Ms Corver : A whole range of things. There is a list of recognised disabilities which applies only to carer allowance and only to children within the carer allowance category. The list of recognised disabilities—and it is available on the FaHCSIA website—contains certain disabilities and medical conditions that are considered to be constantly severe enough to qualify the parent or the carer for carer allowance automatically, and that includes things such as cystic fibrosis, Down syndrome, diabetes and so on. So where a child's condition is identified on that list of recognised disabilities, as I have said, their carer may be granted carer allowance immediately. Alternatively, carers may be granted under what we call the disability care load assessment, and I will talk about that in a minute. Foetal alcohol spectrum disorder, like a number of other conditions, is not on that list. As we have heard, there is quite a range of conditions. Some people might be severely affected. Others would be only mildly affected.

Dr STONE: It is similar to Down syndrome.

Ms Corver : It is similar to Down syndrome. It is similar to things like autism spectrum disorders and acquired brain injury, where people may be affected severely or quite mildly. It varies from person to person.

CHAIR: And from time to time.

Ms Corver : And from time to time.

CHAIR: It could be improving or deteriorating—I mean for some of those conditions.

Ms Corver : Yes. So while foetal alcohol spectrum disorder is not on that list of conditions, people can still test their eligibility for carer allowance under the disability care load assessment, which is something that measures the level of care required by the child and the level of care provided by the carer—or, in the case of carer allowance adult, using the adult disability assessment tool which measures the functional ability of the care receiver. So the carers of people with foetal alcohol spectrum disorder who are severely affected would qualify.

CHAIR: The people being cared for now.

Ms Corver : If they are being cared for now the level of care would be sufficient to qualify the person for carer allowance.

CHAIR: Is that process which assesses the person to be cared for done by a social worker, a clerk, a medical professional or some other form of person?

Ms Corver : It would be based on a doctor's report on the level of care that the person requires. There is a claim form, and the person would record the level of care that they are providing for that person, and it would be supported by medical evidence. So it would be a report from a doctor supporting the level of care for the condition that the person has.

CHAIR: So the medical evidence is from the doctor treating. So there is a diagnosis.

Ms Corver : Which can be an intellectual disability or something else.

CHAIR: Is there a set medical tool that you would utilise? Do they have to be a GP? Can it be done in a remote community where there is only a nurse? Do you know the assessment tool?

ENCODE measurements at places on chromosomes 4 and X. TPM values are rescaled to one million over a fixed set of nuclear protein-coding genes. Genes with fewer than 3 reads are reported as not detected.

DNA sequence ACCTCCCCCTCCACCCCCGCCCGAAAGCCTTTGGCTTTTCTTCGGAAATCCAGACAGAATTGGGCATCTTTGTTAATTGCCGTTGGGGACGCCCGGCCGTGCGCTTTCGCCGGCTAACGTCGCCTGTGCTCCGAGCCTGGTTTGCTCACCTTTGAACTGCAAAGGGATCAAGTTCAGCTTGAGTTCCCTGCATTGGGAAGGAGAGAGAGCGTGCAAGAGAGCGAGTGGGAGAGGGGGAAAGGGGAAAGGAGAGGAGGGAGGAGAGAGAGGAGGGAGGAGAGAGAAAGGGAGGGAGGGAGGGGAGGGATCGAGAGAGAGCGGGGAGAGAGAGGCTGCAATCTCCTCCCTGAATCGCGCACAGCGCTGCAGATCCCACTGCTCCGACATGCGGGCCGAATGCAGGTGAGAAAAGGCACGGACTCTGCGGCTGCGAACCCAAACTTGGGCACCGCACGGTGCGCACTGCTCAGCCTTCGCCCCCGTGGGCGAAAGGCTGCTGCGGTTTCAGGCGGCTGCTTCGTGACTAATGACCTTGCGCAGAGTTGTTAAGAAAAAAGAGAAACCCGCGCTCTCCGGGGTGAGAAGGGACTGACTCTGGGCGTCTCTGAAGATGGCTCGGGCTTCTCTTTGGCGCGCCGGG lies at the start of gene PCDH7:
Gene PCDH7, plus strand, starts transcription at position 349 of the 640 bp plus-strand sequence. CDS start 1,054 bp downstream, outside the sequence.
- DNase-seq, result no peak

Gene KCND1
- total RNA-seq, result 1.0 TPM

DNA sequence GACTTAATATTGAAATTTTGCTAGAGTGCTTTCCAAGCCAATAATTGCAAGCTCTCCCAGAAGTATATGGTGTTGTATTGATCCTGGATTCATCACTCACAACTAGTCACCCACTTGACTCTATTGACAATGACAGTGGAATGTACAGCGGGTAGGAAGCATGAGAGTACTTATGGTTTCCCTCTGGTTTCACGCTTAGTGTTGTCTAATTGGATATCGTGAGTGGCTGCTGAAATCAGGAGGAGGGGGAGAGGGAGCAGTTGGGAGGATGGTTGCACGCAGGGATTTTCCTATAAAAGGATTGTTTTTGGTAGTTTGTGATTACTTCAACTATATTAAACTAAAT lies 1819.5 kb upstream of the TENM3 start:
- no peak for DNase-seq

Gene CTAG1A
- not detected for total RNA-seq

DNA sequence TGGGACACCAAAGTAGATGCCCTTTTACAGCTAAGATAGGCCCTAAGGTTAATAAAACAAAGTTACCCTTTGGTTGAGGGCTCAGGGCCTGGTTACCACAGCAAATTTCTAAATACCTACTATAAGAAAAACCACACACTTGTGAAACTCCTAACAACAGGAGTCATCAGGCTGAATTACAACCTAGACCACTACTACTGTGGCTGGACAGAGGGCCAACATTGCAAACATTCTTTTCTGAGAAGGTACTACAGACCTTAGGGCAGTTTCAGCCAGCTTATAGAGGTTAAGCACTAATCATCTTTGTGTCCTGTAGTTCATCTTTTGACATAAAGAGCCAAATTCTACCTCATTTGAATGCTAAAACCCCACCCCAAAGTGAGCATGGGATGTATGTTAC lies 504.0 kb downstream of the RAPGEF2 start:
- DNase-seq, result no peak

Ms Corver : I do not know the assessment tool in detail. I can come back to the committee with that.

Ms Edwards : I think they might be processes that the Department of Human Services manage. They would, as is usual, have a variety of methods of doing it. I would be confident of that. We could go to DHS and come back to you on that.

CHAIR: And numbers, if they are there?

Ms Edwards : The number of children?

CHAIR: Yes, if they are there.

Ms Corver : We do not have data on the numbers of people who have foetal alcohol spectrum disorder, because it is not—

CHAIR: It could be anything. It could be an acquired brain injury or it could be—

Ms Corver : Correct.

Ms Edwards : We would have figures on the number of children whose carers or parents receiving the—we are talking here about the child—

CHAIR: That is okay. That would be distorted.

Ms Corver : It would be Carer Allowance, more broadly.

CHAIR: Yes.

Dr STONE: You have intellectual disability on that list. In fact it is a very long-standing—

Ms Corver : I have the list here.

Dr STONE: I understand cognitive disability is not on there. We have taken evidence that the problem with the victims is that there is cognitive incapacity and not necessarily intellectual incapacity.

Ms Corver : Again, the way that manifests will vary from person to person. Some people may be severely affected—

Dr STONE: It is not even on your list as one of the criteria that might give access to carer support.

Ms Corver : It is not on the list that would allow carers to qualify automatically—that is, the list where conditions are constantly severe enough to qualify a person automatically. However, people may qualify under the disability care load assessment tool if the effect of the cognitive disorder is such that they require a significant level of care. So, they would not be ruled out. They would still qualify under that other mechanism.

Mr VASTA: They would be slotted in—

Dr STONE: The actual reference to cognitive does not appear in your lists either as automatic or as other conditions that might be considered.

Ms Corver : It does not appear in the list of conditions that might be considered automatically, because—

Dr STONE: I understand that, but does it appear in any list where these might be other conditions that would make you eligible?

Ms Corver : That would depend on the care load the carer is required to provide for the person. That might include a whole range of conditions, which may be cognitive, depending on the care load.